Reviewing School Resource Officer programs
Every October issue of Blue Line includes an Education & Training Directory, so naturally I found my ears perking to any news smacking of the hallowed halls of knowledge. With school back in session, I noticed one particular story was receiving a lot of attention: officers in schools.
My inbox filled with Google Alerts during the last week of August when the Toronto District School Board voted to axe the School Resource Officers (SRO) program pending its own review. Canadian Press reported this was due to “racial and anti-immigrant” bias concerns. The move came shortly after the Toronto Police Services Board approved a review and evaluation of the program, as recommended in a report from Chief Mark Saunders, to be carried out independently by Ryerson University.
According to the police board’s agenda from that meeting, the report states, “The objective of this review is to assess the current implementation and environment of the SRO program, taking into consideration the variety of viewpoints of and experiences with the program, using the principles of inclusivity, equity and safety.”
When examining the objectives of both reviews, one can honestly view them as positive and necessary steps — complimentary to Toronto Police’s goal of modernization. However, I am sure some would have preferred to see the school board wait until these reviews were complete to make any decisions, like Toronto Mayor John Tory told reporters.
Typically, SROs are stationed in various schools throughout the country, while many other schools boast liaison officers in some capacity. I did not have one in my small town high school, which was under the OPP’s jurisdiction, but I wonder how having such a figure might have altered the atmosphere of those days when the dogs were brought in to search the lockers.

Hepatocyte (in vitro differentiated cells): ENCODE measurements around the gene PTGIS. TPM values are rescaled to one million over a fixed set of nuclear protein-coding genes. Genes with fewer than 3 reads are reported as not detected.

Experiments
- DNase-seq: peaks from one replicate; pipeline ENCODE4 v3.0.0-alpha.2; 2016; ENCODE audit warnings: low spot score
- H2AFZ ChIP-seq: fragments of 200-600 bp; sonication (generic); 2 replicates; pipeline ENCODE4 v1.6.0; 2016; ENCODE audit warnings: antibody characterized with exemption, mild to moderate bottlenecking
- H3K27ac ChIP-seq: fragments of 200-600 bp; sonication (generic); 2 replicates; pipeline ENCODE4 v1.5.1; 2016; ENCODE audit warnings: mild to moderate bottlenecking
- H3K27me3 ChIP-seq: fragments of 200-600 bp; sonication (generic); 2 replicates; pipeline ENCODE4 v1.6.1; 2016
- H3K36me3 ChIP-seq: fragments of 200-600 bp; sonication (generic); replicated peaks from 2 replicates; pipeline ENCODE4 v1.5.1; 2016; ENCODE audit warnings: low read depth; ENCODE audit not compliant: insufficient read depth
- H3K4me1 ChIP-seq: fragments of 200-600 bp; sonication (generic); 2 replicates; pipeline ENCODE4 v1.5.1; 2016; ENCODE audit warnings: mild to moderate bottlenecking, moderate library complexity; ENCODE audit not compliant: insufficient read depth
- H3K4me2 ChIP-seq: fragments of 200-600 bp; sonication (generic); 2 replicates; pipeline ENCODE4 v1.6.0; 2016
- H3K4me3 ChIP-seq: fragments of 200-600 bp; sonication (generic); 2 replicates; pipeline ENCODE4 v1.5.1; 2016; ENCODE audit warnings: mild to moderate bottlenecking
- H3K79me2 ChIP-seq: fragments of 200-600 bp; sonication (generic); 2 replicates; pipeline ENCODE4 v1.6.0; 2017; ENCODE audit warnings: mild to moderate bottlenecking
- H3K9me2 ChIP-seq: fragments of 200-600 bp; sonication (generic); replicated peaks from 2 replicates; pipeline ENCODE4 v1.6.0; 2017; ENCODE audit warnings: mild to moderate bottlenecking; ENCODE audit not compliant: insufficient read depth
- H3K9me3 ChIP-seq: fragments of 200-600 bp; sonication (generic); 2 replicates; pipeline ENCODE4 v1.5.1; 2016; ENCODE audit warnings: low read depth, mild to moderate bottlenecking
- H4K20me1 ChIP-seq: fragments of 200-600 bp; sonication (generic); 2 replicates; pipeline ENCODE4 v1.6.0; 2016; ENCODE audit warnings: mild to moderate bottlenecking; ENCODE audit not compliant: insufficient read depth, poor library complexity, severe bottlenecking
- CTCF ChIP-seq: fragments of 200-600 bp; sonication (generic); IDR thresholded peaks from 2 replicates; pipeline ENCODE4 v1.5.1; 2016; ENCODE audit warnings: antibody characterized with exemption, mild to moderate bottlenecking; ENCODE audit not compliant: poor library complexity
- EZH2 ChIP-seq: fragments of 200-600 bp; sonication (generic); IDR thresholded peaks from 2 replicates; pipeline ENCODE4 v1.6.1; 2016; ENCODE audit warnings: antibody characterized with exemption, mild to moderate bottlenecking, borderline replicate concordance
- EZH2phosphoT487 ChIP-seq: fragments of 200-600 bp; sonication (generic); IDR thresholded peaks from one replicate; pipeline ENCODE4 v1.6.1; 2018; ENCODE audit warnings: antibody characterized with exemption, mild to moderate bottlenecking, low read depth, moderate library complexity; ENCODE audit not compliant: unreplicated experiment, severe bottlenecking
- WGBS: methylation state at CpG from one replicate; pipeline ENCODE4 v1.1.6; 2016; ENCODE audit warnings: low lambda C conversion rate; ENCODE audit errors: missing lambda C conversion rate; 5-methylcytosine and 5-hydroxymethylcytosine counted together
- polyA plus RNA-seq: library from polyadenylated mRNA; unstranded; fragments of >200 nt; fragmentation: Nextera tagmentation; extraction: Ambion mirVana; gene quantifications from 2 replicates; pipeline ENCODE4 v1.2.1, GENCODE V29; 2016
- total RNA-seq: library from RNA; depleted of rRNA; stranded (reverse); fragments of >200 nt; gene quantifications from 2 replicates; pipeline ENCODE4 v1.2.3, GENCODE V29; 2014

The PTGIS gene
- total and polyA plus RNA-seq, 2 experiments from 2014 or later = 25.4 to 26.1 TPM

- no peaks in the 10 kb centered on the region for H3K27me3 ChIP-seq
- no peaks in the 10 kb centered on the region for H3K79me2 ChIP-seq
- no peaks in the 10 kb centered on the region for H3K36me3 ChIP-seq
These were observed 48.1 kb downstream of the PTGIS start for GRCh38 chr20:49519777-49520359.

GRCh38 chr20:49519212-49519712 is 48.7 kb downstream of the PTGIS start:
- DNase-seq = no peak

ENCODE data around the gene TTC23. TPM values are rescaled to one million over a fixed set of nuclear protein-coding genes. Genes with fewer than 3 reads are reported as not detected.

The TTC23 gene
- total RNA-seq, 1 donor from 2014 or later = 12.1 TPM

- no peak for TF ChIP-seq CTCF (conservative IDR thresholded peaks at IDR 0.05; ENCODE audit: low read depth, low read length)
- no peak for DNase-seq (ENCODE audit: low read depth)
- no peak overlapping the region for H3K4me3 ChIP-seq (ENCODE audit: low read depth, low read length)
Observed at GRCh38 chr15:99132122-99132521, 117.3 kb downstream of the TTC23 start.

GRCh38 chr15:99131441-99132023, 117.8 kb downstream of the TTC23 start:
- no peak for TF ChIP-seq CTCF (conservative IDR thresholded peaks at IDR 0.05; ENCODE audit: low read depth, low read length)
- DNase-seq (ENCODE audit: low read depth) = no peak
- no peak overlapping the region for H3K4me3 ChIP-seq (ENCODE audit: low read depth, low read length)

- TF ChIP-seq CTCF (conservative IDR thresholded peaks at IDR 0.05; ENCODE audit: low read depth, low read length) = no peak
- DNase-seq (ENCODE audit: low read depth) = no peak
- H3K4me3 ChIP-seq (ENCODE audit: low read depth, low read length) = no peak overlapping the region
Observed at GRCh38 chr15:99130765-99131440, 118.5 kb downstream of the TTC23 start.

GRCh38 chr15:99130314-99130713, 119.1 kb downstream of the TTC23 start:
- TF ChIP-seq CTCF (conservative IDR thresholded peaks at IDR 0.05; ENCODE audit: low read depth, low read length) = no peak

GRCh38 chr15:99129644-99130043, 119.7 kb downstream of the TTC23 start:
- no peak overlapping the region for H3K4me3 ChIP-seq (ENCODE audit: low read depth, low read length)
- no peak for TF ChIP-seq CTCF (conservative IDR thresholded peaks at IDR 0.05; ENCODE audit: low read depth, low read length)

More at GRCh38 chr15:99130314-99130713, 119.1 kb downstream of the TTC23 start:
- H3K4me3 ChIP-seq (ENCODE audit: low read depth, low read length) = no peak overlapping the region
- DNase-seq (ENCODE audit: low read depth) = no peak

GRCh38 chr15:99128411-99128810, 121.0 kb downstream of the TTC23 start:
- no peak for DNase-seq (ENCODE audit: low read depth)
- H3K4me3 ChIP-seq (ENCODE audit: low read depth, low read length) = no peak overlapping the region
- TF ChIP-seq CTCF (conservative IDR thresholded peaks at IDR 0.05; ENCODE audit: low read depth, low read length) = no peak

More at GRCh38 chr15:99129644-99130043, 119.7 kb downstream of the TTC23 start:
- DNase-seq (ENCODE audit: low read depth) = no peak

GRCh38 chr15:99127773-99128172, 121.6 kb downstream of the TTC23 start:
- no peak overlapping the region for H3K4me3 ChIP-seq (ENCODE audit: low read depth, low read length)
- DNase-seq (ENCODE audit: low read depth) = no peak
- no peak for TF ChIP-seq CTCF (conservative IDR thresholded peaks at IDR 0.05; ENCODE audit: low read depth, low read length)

In this month’s Q&A (see pages 10-11), Chief Marlo Pritchard of the Weyburn Police Service in Saskatchewan told Blue Line how it was Glen Kosar, the first SRO at the Regina Police Service, whose influence served as a catalyst for his career choice. So a SRO program really can make a difference.
That doesn’t mean these types of initiatives don’t need regular reviews and adjustments to better serve the constantly evolving student body’s needs. Nor does it mean that there aren’t real issues with how the programs have been rolled out at certain high schools and how they may be failing certain groups. As one school board trustee put it, while armed police in schools can make some students feel safer, they can also make others feel intimidated. We need to address this, for sure, but I’m not sure an outright removal of SROs is the answer.
In fact, I think it could create a wider gap between law enforcement and marginalized communities. There becomes less accessibility and exposure to personable law enforcement faces for youth in a safe, neutral setting.
As I write this, an 18-year-old male is recovering in hospital after being stabbed during a fight near G.L. Roberts Secondary School in Oshawa, Ont. It is a fact of life that violence happens in and around schoolyards, but I believe having some kind of law enforcement present from time to time is part of improving public safety and improving relationships between police and students, especially students who perhaps have had negative connotations and/or experiences with the field.
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